What happens to warrior energy when it has nothing to believe in anymore?   It works for money, it gets cruel, and in the end, it operates out of fear.   Jake comments on this when he arrives at corporate headquarters on Pandora.   He looks around and sees fellow ex-marines who used to fight for freedom but now fight for money. The Colonial is a character whose outlook is based in fear, fear of something greater than his own prowess, which constellates his violent aggression.   He is afraid of Pandora and its wildness and of the Na'vi because they're better warriors than he is.   And so he retreats to "pumping iron" and encasing himself in a metal monster to fight.   FEAR rules him.   He fears he is not a warrior, but a coward.

The shadow Jake has to face is his fear that he'll never walk again.   The need to heal his body is what keeps his hopes alive as Jake begins to inhabit his avatar.    Jake needs to become "embodied' again -- he wants his legs back, he wants to move forward.   When he gets those legs in his avatar body, he remembers his old skills and opens himself to learning new things. His natural joy, curiosity, playfulness and competitiveness come back online.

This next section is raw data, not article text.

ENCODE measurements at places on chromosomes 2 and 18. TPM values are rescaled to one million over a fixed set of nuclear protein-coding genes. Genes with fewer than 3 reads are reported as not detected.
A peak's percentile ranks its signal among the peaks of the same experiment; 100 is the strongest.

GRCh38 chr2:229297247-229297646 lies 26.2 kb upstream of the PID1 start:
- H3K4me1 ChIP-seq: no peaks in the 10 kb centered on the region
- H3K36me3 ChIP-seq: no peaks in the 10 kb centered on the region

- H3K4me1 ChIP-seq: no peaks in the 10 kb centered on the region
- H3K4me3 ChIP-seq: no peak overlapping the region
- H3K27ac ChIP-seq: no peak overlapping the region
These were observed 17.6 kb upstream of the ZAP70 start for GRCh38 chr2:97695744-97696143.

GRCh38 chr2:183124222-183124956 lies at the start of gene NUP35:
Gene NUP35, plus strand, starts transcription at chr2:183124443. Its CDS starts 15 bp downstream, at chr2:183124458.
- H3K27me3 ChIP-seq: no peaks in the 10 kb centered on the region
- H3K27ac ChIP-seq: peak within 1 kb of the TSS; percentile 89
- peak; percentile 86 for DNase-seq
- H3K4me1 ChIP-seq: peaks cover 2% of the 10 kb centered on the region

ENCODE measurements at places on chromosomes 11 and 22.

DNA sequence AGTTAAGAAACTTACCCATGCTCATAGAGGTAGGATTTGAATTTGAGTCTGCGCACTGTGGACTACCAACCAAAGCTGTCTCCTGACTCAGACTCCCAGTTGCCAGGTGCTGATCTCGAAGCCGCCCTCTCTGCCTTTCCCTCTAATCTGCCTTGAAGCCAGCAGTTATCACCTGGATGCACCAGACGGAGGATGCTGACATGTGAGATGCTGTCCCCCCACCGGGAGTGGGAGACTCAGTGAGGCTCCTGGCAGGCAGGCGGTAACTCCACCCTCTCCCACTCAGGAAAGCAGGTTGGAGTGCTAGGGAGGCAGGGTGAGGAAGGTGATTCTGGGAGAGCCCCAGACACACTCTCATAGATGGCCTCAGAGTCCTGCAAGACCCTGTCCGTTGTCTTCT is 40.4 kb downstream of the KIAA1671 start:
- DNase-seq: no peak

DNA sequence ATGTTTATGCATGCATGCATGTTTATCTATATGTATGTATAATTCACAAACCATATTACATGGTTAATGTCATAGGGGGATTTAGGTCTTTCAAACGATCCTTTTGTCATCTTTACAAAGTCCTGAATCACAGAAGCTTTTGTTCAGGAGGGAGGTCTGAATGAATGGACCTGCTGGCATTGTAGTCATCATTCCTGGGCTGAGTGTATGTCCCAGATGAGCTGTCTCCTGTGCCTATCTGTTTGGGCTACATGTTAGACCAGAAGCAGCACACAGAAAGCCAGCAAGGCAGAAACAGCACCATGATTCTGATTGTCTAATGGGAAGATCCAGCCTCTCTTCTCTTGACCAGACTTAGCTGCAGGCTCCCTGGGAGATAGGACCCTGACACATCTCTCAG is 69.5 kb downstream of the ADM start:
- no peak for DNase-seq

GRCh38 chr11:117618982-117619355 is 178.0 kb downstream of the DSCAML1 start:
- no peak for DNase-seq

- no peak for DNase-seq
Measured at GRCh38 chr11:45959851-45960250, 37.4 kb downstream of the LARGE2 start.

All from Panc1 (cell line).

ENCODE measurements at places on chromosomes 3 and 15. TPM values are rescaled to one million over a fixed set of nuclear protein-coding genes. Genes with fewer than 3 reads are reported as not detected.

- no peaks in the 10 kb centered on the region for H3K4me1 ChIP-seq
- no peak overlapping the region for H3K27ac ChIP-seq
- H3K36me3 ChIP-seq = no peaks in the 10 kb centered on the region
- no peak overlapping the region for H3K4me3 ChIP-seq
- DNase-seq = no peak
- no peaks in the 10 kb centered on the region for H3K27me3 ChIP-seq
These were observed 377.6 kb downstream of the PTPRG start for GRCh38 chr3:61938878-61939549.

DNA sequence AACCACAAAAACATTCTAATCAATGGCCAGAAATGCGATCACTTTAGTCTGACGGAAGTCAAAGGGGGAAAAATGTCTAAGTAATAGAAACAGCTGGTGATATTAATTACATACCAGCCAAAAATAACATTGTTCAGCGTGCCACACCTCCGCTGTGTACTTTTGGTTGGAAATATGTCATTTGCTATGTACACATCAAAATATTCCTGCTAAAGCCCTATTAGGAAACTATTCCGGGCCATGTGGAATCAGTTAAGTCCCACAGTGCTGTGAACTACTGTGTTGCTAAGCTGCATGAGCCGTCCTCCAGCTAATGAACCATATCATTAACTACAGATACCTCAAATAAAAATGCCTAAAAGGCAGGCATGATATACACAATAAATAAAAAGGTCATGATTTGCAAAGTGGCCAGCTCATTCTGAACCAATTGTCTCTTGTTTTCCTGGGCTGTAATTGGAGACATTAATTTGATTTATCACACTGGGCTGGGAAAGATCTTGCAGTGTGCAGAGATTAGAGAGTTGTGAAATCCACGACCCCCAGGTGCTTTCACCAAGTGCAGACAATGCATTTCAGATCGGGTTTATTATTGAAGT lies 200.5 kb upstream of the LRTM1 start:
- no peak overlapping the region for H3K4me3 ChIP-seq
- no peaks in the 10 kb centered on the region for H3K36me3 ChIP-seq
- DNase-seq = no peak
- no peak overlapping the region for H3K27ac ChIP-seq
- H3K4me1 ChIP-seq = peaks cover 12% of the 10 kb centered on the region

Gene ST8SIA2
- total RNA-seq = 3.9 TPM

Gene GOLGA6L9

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Cathy Pagano is the author of a new book, "Wisdom's Daughters: How Women Can Change the World". Cathy trained at the C. G. Jung Institut-Zurich in dream interpretation, then got her M.A. in Counseling Psychology in Feminine Spirituality, and along the way became a certified Life Coach. As an astrologer and storyteller, she weaves the Cosmic Stories written in the stars and from The Bard's Grove, comments on emerging archetypal themes in movies. Cathy works with the tools of the imagination - dreams, alchemy, myths, astrology, symbolic language, storytelling, ritual - to awaken the Soul's wisdom.

I believe that Americans are called to a higher consciousness at this point in our history. We are called on to live up to our ideals and create the country our forefathers imagined. Inner consciousness needs to be acted upon for social justice.

Cathy believes that our writers and artists must take up our responsibility to create art that inspires, teaches and heals our humanity.

Cathy writes about political, psychological/spiritual, and cultural issues.